Obituary: Thomas J. DeCesare / He loved to entertain, challenge children

Sept. 24, 1932 - Aug. 21, 2013

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Thomas J. DeCesare once made up a Native American character -- Fly Um Kite -- that he used to entertain his own children and their friends, While driving them in the car, he would ask them to search the hills for Fly Um Kite and little heads would turn to search nature for the fictional character.

In his house, he would perform card tricks and magic to entertain them and challenge them, along with a steady barrage of humorous quips. He even studied to become a hypnotist. Mr. DeCesare would pepper his own four children and their friends with questions to keep them on their toes.

The tricks and intriguing character were fictions. His compelling personality and interest in children's well-being were facts.

"He was an amazing man, and I'll try not to cry," said Lynne Jonnet Smith, 48, of Raleigh, N.C., who lived in the same Forest Hills neighborhood as did the DeCesares. She said she considered Mr. DeCesare to be her second father.

"Any time you were with him, talking, it was as if nothing else in the world mattered or existed," she said. "He was totally in the moment, engaged in conversation, and even as a kid, you remember that."

Answering his question rarely ended the interrogation.

"He wouldn't stop," Ms. Smith said, noting his persistence coupled with quick wit. "He'd ask another question because he wanted to challenge your thought process and make you feel you could accomplish anything you set your mind to.

"I spent hours in the living room in the DeCesare house playing games, and I didn't want to be anywhere else," she said. "Even when he was dying, he would make you laugh."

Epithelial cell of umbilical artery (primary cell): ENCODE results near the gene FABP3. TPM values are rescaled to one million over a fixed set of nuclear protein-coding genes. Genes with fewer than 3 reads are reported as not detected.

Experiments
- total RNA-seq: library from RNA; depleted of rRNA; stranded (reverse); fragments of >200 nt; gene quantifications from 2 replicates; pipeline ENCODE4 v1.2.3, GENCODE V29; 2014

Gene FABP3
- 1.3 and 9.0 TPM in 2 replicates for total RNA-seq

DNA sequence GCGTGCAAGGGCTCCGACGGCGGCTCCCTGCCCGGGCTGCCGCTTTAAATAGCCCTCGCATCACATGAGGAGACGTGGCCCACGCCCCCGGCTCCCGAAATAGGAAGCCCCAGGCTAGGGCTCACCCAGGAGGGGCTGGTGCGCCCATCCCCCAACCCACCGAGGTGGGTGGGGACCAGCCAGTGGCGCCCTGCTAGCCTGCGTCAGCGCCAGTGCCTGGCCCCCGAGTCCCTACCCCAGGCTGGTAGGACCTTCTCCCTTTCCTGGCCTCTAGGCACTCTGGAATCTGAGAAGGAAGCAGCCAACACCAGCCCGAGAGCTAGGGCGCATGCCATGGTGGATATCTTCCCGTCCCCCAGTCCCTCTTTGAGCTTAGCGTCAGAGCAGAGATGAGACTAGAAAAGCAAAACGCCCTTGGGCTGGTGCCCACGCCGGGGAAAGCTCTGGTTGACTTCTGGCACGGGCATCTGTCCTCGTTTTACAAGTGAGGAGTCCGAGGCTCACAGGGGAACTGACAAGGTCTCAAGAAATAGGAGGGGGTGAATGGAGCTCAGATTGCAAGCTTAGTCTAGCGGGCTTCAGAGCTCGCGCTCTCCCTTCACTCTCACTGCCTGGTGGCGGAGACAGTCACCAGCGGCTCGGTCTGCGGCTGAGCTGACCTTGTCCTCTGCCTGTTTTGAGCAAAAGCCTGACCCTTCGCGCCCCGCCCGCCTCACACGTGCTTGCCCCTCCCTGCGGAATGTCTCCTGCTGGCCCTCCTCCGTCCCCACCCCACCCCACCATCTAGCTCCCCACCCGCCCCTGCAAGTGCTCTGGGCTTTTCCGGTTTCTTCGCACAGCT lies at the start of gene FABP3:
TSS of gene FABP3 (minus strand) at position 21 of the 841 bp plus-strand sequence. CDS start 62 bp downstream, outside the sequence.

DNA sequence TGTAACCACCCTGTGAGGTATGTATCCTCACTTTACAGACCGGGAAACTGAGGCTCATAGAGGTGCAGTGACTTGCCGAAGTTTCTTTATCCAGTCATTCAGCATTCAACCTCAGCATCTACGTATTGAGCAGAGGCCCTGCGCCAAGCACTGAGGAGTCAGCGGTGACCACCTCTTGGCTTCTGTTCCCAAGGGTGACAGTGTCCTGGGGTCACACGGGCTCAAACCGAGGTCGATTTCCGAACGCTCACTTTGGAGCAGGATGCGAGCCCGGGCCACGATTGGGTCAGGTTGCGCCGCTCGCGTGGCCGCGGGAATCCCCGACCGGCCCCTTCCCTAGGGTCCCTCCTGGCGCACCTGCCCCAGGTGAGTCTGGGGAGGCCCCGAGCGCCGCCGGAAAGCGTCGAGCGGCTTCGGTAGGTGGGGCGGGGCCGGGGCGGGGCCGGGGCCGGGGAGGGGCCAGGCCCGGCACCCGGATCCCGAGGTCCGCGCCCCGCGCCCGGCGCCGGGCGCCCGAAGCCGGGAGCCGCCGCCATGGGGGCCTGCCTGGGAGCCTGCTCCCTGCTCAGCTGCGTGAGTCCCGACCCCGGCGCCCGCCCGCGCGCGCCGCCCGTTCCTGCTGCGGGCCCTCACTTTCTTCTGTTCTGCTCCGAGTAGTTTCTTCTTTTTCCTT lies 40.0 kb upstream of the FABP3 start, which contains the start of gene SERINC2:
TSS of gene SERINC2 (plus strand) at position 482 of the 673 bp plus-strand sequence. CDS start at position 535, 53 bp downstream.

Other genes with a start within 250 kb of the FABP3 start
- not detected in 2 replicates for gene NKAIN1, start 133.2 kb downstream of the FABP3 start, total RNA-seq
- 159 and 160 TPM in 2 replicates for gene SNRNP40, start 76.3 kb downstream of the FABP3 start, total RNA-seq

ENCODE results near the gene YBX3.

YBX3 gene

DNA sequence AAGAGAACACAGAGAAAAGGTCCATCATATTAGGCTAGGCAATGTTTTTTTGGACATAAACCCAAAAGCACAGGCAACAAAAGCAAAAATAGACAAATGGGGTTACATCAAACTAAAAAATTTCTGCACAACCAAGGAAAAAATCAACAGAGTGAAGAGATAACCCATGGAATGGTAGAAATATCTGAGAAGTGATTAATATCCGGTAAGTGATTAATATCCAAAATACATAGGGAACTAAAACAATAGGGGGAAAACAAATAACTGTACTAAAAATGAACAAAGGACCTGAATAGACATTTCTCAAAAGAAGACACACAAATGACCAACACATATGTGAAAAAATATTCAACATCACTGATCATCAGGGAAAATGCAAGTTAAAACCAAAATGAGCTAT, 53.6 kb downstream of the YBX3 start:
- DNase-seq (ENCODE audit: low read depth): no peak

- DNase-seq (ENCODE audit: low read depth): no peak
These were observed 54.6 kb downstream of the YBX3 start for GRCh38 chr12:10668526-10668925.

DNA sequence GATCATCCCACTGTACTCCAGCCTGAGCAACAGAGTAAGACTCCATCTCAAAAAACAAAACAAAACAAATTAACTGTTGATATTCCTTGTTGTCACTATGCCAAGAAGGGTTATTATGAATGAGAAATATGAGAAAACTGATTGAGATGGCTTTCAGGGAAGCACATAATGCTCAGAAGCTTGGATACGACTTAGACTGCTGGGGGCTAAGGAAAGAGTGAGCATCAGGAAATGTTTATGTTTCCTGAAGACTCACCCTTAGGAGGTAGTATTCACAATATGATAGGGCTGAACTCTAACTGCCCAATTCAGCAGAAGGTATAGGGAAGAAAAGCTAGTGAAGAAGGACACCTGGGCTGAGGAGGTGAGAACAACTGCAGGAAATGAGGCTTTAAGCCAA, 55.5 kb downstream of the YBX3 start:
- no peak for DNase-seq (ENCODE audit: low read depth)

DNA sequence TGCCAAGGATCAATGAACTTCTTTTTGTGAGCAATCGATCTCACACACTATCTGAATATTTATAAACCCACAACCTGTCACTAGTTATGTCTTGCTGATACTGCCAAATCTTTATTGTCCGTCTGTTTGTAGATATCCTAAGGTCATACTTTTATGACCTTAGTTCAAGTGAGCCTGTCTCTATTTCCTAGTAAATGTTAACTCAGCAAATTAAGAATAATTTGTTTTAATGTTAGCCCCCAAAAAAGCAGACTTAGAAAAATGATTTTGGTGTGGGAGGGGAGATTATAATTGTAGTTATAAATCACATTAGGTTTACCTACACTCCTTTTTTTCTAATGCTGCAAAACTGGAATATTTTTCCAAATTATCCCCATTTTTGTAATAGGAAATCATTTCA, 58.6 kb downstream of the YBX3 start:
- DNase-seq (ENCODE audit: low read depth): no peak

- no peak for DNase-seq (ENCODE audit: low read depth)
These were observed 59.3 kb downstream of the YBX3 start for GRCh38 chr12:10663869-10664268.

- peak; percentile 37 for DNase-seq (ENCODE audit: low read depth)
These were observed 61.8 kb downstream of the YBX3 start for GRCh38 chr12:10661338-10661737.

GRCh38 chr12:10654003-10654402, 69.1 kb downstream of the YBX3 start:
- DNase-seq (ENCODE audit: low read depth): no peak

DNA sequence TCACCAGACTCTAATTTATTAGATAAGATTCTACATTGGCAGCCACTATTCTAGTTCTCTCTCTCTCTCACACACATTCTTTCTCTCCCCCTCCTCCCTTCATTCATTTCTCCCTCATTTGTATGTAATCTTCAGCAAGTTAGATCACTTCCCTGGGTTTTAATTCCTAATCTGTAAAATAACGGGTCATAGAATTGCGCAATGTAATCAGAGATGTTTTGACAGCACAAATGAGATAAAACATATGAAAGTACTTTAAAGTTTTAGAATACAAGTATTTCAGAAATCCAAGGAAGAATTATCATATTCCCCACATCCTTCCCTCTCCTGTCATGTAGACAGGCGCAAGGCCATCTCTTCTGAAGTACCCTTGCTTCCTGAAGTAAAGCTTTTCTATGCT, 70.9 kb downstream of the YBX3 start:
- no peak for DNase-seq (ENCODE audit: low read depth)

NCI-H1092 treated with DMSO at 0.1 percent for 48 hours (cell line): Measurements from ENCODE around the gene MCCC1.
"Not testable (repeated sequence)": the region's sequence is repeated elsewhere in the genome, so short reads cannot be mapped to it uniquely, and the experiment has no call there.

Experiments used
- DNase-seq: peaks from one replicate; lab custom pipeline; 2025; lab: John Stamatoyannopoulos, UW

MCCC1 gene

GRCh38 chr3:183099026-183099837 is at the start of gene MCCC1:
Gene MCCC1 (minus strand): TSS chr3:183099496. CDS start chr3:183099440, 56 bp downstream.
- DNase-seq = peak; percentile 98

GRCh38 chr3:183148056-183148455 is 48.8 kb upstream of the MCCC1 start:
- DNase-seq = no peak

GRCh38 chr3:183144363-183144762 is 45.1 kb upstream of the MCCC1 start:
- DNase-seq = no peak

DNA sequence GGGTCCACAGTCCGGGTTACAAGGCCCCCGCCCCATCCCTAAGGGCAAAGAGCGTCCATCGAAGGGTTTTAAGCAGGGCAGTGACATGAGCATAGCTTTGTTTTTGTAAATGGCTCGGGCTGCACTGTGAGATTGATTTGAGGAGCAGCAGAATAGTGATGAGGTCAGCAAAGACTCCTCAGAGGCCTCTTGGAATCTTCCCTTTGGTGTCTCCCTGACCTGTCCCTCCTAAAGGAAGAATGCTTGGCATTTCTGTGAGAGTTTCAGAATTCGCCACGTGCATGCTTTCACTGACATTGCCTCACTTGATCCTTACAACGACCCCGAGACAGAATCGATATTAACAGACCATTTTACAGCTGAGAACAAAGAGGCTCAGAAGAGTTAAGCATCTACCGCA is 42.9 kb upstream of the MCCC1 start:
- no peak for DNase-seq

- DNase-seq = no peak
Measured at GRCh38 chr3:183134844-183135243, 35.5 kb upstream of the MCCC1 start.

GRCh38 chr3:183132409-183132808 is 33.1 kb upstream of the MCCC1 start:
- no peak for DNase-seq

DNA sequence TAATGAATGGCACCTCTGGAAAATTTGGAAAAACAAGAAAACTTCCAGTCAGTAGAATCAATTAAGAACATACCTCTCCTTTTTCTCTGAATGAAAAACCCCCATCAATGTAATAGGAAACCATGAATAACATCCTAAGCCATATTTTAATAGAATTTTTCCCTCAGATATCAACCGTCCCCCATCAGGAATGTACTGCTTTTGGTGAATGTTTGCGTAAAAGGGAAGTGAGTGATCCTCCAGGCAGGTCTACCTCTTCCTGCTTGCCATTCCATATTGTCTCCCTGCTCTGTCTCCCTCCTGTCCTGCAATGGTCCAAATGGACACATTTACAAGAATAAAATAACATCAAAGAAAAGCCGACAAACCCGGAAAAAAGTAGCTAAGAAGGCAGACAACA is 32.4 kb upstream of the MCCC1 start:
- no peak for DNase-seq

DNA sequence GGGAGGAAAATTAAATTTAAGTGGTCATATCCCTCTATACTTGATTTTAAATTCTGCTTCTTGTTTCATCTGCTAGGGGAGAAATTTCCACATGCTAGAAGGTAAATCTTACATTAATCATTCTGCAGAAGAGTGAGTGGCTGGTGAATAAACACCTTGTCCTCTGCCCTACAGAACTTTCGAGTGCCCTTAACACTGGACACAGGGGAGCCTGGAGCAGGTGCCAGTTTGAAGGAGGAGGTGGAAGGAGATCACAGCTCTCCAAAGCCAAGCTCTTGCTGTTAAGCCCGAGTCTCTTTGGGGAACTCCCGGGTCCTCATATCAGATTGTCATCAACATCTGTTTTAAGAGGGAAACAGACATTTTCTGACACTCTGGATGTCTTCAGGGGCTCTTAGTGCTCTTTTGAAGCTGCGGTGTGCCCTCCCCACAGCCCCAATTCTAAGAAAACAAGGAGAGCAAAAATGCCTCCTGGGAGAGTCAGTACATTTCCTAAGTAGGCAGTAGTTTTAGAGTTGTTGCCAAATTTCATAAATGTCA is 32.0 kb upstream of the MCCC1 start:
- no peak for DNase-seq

Mr. DeCesare, 80, of Seminole, Fla., formerly of Forest Hills, died Aug. 21 of coronary disease while living temporarily in New Waterford, Ohio.

A native of Swissvale and graduate of Swissvale High School, he apprenticed at his father's company, Fabricators Service, and become a draftsman. He married Mary Barrett DeCesare on May 26, 1956, before serving two years in Army, including one year in Germany. He was honorably discharged as a corporal in 1958.

Out of the Army, Mr. DeCesare took a job in Youngstown, Ohio, before returning to Pittsburgh in 1959 to work as a draftsman for Swindell Dressler. In 1960, he took a position with U.S. Steel Corp. in Braddock to pursue an interest in blast furnaces, only to return to Swindell Dressler several years later. In the 1970s, he was hired by Eichleay Corp. in Pittsburgh, where he started its engineering department, despite not being an engineer. He also served there as a construction project manager.

Throughout his years in Forest Hills, Mr. DeCesare started baseball and softball leagues for boys and girls, among other community efforts.

Laid off from Eichleay Corp. at age 60 in 1992, Mr. DeCesare, with his wife, became regional wholesale distributors for Nvision Graphics Inc., which produced graphics with 3-D images, after their son, Thomas, returned from Texas with one of the company's images that intrigued Mr. DeCesare.

After four years as an Nvision distributor, the DeCesares retired to Seminole, Fla., where he continued playing cards, golf and pool while doing magic tricks for children.

"He would think his biggest plus was his children and his family. He was always worried about me and the kids," Mrs. DeCesare said. "I remember, when he was going downhill at the end, he told me, 'Just remember, we had a good life -- that it's the circle of life.' "

Even on his deathbed, she said, his humor remained intact. Mrs. DeCesare said the only medication she takes is aspirin. When Mr. DeCesare asked her a question in his final days that she failed to hear, he advised her, "Those aspirins are affecting your hearing."

"He turned everything into a joke," she said.

In addition to his wife, Mr. DeCesare is survived by two daughters, Tami Harris of East Palestine, Ohio, and Janet DeCesare-Faber of Austintown, Ohio; two sons, Thomas of Kansas City, Kan., and Nicholas of Columbiana, Ohio; one brother, Francis of Murrysville; and seven grandchildren.

The family requests memorial contributions be sent to the Ohio Hospice of the Valley, 120 W. County Line Road, 1120 Village Plaza, Columbiana, Ohio 44408.


David Templeton: or 412-263-1578.


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